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Rites of passage are on their way back. For Buena Vista High School, 55 graduating seniors will report to the football field at 10:00 a.m. Saturday, May 29.

They’ll celebrate the completion of their high school duties with diplomas and tassels and with grandma and grandpa wiping back tears, but this year there’s a lot more symbolism attached.

Nobody is saying the COVID-19 pandemic is over, but for this slice in time, things appear better here.

Buena Vista’s Class of 2021 will celebrate its graduation at the football field May 29, with junior-senior prom slated at the school in the evening. Photo by Tara Flanagan.

The students, their families, and staff are coming out on the other side of nothing they could have predicted two years ago. It was a year of masks and distancing and watching for symptoms of COVID-19. There were quarantines. Sports and activities weren’t the same.

But school was open and learning was in person, so for that, the kids in Buena Vista had a considerably more “normal” school life than others elsewhere who were grappling with remote learning for at least part of the year.

“It should feel like the celebration it deserves,” said Superintendent Lisa Yates. “There are so many feelings with it; it’s good.”

That said, she admitted the district has been “tiptoeing” toward the end of the school year, keeping up precautions and hoping that a quarantine doesn’t crop up to thwart anyone’s graduation plans. She said that possibility has been in the back of her mind for some time.

As part of the precautions, the junior-senior prom is slated for graduation night, eliminating a large gathering before that time and the possibility of transmitting COVID-19. Students have always had to register prom guests from other schools, but this year the district plans to pay even more attention to those details.

The district chose the football field with open-air precaution in mind.“It’s a much safer place than indoors,” Yates said, noting that there are contingency plans to move the event to the gym if the weather doesn’t cooperate. In that case, the graduates will have to whittle their guest lists to five friends and family members, and Chaffee County indoor mask orders remained in effect as of May 14.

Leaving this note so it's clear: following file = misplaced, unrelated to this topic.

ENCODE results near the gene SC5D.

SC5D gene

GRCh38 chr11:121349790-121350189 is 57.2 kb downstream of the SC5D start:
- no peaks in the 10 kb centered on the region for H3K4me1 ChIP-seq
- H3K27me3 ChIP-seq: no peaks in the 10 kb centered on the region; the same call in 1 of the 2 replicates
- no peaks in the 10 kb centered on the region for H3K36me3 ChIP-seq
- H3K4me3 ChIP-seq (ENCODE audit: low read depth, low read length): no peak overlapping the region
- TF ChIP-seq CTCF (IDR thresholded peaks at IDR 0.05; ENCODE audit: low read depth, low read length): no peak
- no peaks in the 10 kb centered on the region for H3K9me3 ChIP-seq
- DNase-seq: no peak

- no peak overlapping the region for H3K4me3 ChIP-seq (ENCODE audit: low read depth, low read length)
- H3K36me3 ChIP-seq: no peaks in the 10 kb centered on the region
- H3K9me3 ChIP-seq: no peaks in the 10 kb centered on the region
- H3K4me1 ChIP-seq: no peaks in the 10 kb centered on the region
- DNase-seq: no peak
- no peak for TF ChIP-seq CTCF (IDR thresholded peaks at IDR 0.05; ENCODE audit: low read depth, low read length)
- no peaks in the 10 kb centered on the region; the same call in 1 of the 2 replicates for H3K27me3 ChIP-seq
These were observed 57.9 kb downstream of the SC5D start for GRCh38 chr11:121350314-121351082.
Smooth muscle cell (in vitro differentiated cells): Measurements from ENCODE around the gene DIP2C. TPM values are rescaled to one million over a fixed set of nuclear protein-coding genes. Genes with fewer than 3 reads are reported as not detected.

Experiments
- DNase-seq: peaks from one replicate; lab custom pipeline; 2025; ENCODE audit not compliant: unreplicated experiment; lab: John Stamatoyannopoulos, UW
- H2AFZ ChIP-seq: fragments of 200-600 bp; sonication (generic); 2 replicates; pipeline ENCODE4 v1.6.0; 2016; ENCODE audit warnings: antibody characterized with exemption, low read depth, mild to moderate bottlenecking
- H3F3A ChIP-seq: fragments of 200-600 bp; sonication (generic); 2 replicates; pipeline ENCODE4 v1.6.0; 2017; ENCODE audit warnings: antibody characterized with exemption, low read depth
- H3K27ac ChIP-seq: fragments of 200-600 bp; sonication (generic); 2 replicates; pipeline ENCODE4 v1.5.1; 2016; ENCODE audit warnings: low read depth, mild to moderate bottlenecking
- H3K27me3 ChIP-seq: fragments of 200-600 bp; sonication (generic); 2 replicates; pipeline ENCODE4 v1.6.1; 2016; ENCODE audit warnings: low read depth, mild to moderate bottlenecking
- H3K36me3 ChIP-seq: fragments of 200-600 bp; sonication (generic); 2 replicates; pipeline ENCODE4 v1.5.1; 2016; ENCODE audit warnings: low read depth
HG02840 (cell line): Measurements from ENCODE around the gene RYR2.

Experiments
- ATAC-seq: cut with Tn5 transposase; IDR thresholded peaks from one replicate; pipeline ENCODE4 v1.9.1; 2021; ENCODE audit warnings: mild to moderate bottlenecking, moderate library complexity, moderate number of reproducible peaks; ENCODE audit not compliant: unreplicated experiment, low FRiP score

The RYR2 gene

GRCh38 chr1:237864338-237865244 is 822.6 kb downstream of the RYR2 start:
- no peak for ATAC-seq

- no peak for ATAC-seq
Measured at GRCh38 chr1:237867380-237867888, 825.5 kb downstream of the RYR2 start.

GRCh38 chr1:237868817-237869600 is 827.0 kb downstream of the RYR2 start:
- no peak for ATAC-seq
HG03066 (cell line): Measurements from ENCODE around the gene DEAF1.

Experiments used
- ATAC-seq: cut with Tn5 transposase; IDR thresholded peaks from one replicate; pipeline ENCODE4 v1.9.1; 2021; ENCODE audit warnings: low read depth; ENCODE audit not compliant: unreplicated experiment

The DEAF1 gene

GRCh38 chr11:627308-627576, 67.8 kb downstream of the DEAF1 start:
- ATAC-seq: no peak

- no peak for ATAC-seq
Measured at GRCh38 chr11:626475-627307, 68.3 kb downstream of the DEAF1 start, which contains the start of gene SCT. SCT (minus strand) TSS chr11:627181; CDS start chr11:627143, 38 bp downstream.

Excited 2020 graduates arriving at the Buena Vista high school graduation at the Comanche Drive-in. Photo by Jan Wondra.

Last spring, kids, teachers, and parents had been at home struggling with remote learning – some students simply abandoned it – and health officials were playing ping pong with the latest stay-at-home protocols and snippets of research about the virus. COVID-19 had yet to spike in Chaffee County.

Nobody knew exactly what was safe. So the district grappled with finding something that provided a meaningful rite of passage for the graduating class while playing it safe with physical distance.

The class of 2020 didn’t have the graduation that most wanted, but the one they got was something historians will talk about.

“We just needed to have some way to acknowledge these students, that they had come to a milestone in their lives,” Yates said.

The graduation began as a car parade from River Park. With a police escort, students and their families then drove their cars, decked with giant tassels, out to the Comanche Drive-in Movie Theater on the edge of town. The community responded by gathering safely along the route, holding signs and balloons, and letting the kids know they definitely weren’t forgotten.

The ceremony at the Comanche featured on-screen videos from the choir and band. While everything was different, it created emotional ties and a sense of appreciating the students, said Yates, who had a graduating senior in the mix. “It was incredible,” she said.

Yates said the schools will continue to tiptoe to the end of the school year and that the district is planning to once again open in-person for the fall – if everything goes as hoped.

Looking to the summer, the superintendent hasn’t disclosed any plans for a major vacation after making it through a very, very tough school year. “I will be so relieved,” she said, “of not having the day-to-day worry of ‘are we going to make it today?”